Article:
Small Slow Cities Make Europe Great
07 Aug 02
The mayors of Italy’s Cittaslow, or Slow Cities, met in the Apennine village of Castelnovo Ne’ Monti in the province of Reggio Emilia on August 8. Also attending was Romano Prodi, the president of the European Commission. ‘The Cittaslow movement,’ explained Stefano Cimicchi, president of the movement and mayor of Orvieto, ‘came into being to make tangible proposals to speak to administrators and remind them that it’s necessary to find time to rediscover our roots to build a better feature. We want to design towns and cities for people to live in, respectful of the environment and the rhythms of nature, yet technologically advanced.’ The mayors presented Mr Prodi with a series of project documents outlining how they intend to achieve their goals. Topics covered included:
- Bioarchitecture: the movement intends to promote a manual and a course for municipal technicians on materials and construction techniques and to set up an ‘International Pole of Bioarchitectural Research Communication and Information for Sustainable Development’. ‘To apply bioarchitectural concepts and practices,’ suggested Paolo Menis, mayor of San Daniele del Friuli, ‘is to acknowledge the intelligence of our ancestors’ labors.’
- Sources of alternative energy: the movement intends to promote pilot experiences, to sponsor a Master course on wind energy at Rome University and promote the use of hydrogen as a fuel according to a model developed by Jeremy Rifkin.
- Food security/Small-scale Fishing/Heroic Farming: the movement intends to develop eco-compatible, multifunctional farming and fishery systems, using formulas along the lines of the Slow Food Presidia. ‘We have to launch a new form of agriculture,’ stressed Giacomo Mojoli, Slow Food vicepresident and spokesman, ‘that pursues quality and respects the environment and the consumer. Citizens are demanding it, the land needs it, respect for our history requires it. To safeguard ancient peasant skills and agricultural methods is to raise the profile of a heritage of fundamental importance for the survival of a community and to protect the environment from very serious damage.’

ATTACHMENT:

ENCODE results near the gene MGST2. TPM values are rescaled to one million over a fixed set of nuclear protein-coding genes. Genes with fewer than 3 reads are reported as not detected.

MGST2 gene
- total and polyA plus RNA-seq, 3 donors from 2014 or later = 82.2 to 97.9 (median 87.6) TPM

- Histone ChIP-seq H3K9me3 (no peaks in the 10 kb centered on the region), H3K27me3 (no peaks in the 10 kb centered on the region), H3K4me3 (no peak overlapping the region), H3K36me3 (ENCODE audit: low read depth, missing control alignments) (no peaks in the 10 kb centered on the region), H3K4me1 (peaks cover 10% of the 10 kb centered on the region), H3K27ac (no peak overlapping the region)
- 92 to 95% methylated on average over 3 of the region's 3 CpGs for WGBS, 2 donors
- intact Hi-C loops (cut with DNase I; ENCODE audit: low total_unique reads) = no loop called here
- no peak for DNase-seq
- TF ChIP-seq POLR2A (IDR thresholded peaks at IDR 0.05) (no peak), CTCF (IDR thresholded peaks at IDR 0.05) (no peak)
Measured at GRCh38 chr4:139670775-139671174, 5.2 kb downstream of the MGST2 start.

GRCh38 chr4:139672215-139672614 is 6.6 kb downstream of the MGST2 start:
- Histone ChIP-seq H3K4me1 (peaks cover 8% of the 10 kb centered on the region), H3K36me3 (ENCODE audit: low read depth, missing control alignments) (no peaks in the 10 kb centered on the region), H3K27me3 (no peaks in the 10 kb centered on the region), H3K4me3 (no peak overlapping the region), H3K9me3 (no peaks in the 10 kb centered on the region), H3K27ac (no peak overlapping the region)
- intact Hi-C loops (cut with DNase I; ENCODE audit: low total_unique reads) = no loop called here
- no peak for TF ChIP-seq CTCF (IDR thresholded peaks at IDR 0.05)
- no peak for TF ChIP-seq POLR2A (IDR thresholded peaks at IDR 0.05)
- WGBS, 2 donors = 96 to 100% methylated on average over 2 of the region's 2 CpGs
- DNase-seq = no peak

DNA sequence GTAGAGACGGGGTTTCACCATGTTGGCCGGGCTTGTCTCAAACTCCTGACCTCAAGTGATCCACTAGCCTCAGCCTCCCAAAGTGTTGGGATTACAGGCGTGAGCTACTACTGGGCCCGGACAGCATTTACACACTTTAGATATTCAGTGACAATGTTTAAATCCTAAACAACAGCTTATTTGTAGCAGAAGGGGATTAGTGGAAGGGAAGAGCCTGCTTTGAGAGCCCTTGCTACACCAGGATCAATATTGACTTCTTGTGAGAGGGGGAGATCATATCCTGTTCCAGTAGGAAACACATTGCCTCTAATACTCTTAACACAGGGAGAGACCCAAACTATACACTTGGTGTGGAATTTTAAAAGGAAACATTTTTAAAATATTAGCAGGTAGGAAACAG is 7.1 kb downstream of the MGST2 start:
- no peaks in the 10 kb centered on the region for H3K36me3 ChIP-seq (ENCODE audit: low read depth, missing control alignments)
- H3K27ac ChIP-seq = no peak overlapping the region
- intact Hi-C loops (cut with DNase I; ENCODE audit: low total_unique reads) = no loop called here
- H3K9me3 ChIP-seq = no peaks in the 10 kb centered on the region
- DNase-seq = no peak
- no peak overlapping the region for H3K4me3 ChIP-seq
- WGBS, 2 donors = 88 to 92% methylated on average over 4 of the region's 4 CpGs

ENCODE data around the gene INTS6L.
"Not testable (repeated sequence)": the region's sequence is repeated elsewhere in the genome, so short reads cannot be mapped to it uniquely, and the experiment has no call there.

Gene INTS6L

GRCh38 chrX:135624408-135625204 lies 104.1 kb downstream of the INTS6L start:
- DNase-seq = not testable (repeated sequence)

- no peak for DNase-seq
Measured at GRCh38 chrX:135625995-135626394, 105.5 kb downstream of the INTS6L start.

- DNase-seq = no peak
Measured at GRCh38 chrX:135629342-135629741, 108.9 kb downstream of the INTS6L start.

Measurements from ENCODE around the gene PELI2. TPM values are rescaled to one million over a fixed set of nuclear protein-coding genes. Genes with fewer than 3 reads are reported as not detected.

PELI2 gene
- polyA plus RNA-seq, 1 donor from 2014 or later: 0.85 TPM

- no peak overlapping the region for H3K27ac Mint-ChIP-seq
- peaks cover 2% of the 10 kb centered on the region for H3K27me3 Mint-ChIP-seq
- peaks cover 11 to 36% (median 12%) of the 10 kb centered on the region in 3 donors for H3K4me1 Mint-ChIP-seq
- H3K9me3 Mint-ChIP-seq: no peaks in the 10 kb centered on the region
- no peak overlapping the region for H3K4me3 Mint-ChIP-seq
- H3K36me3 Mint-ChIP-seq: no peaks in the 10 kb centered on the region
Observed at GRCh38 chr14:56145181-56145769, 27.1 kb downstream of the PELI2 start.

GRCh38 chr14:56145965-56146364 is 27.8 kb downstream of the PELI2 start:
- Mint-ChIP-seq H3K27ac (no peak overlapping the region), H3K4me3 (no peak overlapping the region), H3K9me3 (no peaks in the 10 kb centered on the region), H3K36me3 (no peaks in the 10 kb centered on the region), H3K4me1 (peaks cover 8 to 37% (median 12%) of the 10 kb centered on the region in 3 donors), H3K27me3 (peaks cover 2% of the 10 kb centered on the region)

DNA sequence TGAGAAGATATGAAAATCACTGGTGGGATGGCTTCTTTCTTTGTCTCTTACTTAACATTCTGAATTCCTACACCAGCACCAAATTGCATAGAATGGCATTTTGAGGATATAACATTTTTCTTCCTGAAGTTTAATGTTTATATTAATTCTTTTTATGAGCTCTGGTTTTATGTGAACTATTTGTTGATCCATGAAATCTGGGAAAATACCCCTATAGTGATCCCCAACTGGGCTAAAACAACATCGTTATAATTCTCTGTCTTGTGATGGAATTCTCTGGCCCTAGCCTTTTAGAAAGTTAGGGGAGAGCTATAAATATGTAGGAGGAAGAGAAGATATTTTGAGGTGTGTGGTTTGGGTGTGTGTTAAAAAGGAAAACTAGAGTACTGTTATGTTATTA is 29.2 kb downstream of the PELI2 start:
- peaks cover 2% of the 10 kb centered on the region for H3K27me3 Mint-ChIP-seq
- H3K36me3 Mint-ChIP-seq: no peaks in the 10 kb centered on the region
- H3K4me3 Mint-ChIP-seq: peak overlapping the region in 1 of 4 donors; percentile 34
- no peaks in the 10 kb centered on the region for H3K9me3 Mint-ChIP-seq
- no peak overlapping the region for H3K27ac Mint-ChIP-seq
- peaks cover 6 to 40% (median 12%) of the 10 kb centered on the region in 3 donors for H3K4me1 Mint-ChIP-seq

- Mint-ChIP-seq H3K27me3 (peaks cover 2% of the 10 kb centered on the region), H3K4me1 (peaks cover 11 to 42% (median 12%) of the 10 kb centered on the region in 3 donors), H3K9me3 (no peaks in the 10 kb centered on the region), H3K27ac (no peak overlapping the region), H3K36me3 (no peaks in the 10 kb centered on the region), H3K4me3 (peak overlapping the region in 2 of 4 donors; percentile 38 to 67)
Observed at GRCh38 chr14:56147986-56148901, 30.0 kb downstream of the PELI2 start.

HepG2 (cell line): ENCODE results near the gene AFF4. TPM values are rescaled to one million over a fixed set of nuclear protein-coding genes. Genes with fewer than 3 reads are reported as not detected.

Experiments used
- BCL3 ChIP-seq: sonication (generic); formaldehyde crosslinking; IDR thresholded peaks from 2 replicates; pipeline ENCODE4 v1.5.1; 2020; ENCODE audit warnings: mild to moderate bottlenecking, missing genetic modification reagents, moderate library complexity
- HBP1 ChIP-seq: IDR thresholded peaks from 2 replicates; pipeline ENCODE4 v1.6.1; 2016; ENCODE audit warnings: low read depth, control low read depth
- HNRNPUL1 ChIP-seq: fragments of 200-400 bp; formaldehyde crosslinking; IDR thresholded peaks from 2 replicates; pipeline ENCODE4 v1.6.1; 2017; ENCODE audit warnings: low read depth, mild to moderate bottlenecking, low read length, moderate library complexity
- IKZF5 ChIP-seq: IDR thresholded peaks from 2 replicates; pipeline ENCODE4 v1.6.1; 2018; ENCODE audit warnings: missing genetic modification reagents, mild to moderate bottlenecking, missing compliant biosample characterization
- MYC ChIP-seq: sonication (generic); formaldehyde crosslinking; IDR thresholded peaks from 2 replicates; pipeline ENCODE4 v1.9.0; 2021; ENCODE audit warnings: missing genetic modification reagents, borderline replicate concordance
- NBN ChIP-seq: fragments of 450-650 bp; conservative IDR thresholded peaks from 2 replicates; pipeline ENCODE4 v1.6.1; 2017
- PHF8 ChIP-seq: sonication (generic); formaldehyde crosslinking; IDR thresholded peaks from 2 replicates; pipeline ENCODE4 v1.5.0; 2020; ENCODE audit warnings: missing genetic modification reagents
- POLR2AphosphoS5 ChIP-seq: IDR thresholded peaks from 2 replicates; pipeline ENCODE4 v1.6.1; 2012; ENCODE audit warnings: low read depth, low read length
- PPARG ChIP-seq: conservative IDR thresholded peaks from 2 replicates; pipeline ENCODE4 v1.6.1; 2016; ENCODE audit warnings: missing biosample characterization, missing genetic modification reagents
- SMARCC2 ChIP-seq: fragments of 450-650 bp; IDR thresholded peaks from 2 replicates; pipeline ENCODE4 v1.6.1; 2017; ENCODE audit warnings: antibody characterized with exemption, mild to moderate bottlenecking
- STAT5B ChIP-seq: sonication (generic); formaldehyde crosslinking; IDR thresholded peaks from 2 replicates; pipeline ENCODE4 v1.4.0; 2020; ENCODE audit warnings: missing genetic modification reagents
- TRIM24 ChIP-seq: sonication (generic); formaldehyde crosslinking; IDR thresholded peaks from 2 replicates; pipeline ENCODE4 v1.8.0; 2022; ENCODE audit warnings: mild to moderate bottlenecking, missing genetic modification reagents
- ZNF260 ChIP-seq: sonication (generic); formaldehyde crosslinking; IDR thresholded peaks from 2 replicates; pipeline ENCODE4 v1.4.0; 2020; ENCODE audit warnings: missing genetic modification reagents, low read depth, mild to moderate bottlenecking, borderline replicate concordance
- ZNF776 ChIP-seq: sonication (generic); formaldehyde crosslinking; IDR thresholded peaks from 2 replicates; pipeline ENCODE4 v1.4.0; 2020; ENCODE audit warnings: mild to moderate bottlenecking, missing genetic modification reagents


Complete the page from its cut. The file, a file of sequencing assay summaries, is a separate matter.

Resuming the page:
-Taste and Food Education: the movement will focus specifically on the new generations and schools.
In the course of the meeting, Leana Pignedoli, mayor of Castelnovo Ne’ Monti, The Cittaslow project must not be seen as a return to the past, but, on the contrary, as the best way of living in the network of globalization without being a victim of it.’ President Prodi expressed great admiration for the initiative, albeit recognizing all the problems involved. ‘Slow Cities can only exist in a world of harmony, peace and economic and social progress. Like the one for a new Europe, your innovative model is extremely important and at the same time extremely difficult to implement. It’s already possible, however, to perceive a certain sensitivity to change that’s very much in line with your philosophy.’ Prodi went on to explain that there is still a lot of work to be done. Agriculture production is increasingly standardized, he lamented, stressing the need to improve standards of living, to govern and to manage in a globalized, contradictory world. The ‘desire small communities have to be positive protagonists,’ explained Fiorello Primi, mayor of Castiglione del Lago, ‘reflects their willingness to offer a tangible contribution to the construction of a new Europe - maybe a slower one, but nonetheless a place of solidarity, peace and progress.’ The new meeting of the Slow Cities mayors will be held at the Salone del Gusto in Turin from October 24-28, where the first Cittaslow Awards will be presented to local administrators particularly worthy of merit.